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Jozef KOFFLER (1896-1943/4)
Piano Works: Volume Two

Musique de Ballet, Op. 7 [9:41]
Quinze Variations díaprès une suite de douze sons Op. 9 [9:08]
Four Pieces for Children [3:36]
Variations sur une valse de Johann Strauss, Op. 23 [15:34]
Chanson slave [2:09]
Elzbieta Sternlicht (Piano)
rec. 4-7 January 2005 at Ballhaus Naunynstrasse, Berlin

Elzbieta Sternlicht concludes her foray into the piano works of little-known Polish composer Jozef Koffler in this second volume. Exterminated with his family in Auschwitz, his work hasnít been heard until now. With works the public saw as unapproachable and sterile, he was held in low esteem during his lifetime; his work all but vanished after his death.

These pieces, sensitively and ably played, call to mind the atmosphere of Hindemith, contrapuntal and occasionally brittle, but never uninteresting. None of the works here is very long ó the Musique de ballet Op. 7ís four pieces clocks in at just under ten minutes. Swaying between Hindemithís sonic world and the swagger of Prokofievís piano miniatures, these movements doff a hat on occasion to dance music of the time.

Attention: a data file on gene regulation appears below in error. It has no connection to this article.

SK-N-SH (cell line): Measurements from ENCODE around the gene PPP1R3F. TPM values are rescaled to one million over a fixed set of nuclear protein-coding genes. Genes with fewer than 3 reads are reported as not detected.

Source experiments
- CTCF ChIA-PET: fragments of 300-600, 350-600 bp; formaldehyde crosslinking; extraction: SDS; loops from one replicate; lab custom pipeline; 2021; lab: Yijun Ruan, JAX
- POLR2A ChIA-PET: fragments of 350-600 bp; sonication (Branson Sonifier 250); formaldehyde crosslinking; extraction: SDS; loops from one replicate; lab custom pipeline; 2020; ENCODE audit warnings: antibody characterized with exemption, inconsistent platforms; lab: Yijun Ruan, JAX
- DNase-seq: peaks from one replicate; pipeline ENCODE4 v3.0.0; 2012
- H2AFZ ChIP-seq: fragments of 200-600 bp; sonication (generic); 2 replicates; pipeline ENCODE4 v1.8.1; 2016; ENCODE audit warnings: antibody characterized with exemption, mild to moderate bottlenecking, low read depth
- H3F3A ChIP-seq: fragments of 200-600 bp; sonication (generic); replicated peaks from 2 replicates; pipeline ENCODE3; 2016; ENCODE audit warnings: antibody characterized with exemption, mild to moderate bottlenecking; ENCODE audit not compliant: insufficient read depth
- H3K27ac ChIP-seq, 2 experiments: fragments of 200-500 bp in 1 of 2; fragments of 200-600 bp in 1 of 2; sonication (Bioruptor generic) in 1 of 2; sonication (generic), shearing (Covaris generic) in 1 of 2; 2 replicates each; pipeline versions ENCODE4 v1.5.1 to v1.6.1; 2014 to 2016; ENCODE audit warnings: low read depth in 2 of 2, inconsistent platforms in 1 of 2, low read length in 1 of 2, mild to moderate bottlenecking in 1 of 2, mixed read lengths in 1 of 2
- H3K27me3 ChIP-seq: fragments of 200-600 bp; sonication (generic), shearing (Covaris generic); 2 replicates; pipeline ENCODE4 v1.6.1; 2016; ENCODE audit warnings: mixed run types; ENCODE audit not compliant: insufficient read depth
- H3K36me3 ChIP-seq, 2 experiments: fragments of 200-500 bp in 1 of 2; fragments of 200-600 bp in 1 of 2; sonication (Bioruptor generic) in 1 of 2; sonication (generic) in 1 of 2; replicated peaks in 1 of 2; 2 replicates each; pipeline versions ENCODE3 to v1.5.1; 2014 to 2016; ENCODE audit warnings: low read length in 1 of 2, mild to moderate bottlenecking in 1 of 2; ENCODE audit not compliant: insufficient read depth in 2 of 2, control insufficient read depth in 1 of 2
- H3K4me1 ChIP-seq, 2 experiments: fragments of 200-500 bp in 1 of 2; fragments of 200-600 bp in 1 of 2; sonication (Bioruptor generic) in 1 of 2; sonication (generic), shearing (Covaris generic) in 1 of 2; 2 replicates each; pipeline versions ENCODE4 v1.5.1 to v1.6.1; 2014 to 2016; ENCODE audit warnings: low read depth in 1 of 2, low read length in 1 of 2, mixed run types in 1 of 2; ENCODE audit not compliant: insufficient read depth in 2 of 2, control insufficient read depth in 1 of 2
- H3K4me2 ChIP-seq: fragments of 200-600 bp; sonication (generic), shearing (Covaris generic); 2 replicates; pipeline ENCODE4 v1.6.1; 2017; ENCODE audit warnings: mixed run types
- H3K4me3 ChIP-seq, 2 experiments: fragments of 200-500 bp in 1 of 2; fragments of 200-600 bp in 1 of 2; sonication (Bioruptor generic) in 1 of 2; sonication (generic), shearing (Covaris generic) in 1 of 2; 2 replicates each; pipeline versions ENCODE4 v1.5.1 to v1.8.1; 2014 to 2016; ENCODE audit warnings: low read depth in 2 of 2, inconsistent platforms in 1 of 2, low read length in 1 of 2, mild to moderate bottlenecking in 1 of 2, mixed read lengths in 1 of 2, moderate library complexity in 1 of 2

Two sets of variations are on this disc, the first, dedicated to Schoenberg, most strongly shows that influence. Variations on a theme of a twelve-tone series is sparse, angular and introspective. As a sort of palate cleanser, Four Pieces for Children affords a change of tone. Here, the harmonies are less sharp, but in listening to them, they likely wouldnít appeal to the kiddies so much as to the teacher. The Variations on a waltz of Johann Strauss follow. Making an appearance here in spirit is Mompou, calling to mind especially Mompouís Chopin variations, though here we skip the theme and proceed immediately to the variations, which from the outset move the Strauss theme into a far cooler realm.

The disc time is rather short at only forty minutes, but the music is interesting, of quality, and performed well. As I mentioned in my review of volume one, it appears that we will be seeing quite a bit of non-standard repertoire from Poland in the coming months. If they are of the quality of this release, we have a great deal of good listening to look forward to.

David Blomenberg

see also review of Volume 1

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